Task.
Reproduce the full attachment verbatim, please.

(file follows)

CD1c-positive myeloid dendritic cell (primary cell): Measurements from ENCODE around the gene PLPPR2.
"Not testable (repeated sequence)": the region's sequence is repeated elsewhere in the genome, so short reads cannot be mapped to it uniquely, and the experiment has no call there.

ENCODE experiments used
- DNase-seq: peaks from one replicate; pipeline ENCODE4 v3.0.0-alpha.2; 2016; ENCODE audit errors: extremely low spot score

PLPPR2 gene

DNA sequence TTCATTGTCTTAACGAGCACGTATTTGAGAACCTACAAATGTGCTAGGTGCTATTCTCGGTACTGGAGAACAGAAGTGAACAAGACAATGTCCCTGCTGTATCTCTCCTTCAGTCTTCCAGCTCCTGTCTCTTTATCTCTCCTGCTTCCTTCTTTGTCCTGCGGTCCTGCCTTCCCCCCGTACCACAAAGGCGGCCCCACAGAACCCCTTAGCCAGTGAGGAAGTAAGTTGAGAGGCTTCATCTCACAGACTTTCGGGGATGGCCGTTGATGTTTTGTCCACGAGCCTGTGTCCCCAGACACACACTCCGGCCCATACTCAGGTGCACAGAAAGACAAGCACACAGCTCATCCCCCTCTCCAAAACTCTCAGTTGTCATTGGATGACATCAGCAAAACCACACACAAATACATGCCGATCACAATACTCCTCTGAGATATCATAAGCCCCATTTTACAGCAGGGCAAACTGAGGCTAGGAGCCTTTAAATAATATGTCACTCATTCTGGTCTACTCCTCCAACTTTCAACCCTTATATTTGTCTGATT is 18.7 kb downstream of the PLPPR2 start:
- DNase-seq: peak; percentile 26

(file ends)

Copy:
CD1c-positive myeloid dendritic cell (primary cell): Measurements from ENCODE around the gene PLPPR2.
"Not testable (repeated sequence)": the region's sequence is repeated elsewhere in the genome, so short reads cannot be mapped to it uniquely, and the experiment has no call there.

ENCODE experiments used
- DNase-seq: peaks from one replicate; pipeline ENCODE4 v3.0.0-alpha.2; 2016; ENCODE audit errors: extremely low spot score

PLPPR2 gene

DNA sequence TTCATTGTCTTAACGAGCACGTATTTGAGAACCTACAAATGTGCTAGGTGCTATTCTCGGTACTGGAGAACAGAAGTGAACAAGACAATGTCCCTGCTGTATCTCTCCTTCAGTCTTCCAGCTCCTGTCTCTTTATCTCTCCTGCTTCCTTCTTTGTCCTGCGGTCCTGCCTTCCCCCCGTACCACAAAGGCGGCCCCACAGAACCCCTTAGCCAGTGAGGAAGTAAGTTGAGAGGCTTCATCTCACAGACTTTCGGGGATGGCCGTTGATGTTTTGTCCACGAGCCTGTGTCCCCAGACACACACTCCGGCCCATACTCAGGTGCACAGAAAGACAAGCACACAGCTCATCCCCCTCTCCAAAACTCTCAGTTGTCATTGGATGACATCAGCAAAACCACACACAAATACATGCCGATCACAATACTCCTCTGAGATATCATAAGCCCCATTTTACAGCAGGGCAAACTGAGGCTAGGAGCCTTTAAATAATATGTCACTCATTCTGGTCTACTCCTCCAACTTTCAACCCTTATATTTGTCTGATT is 18.7 kb downstream of the PLPPR2 start:
- DNase-seq: peak; percentile 26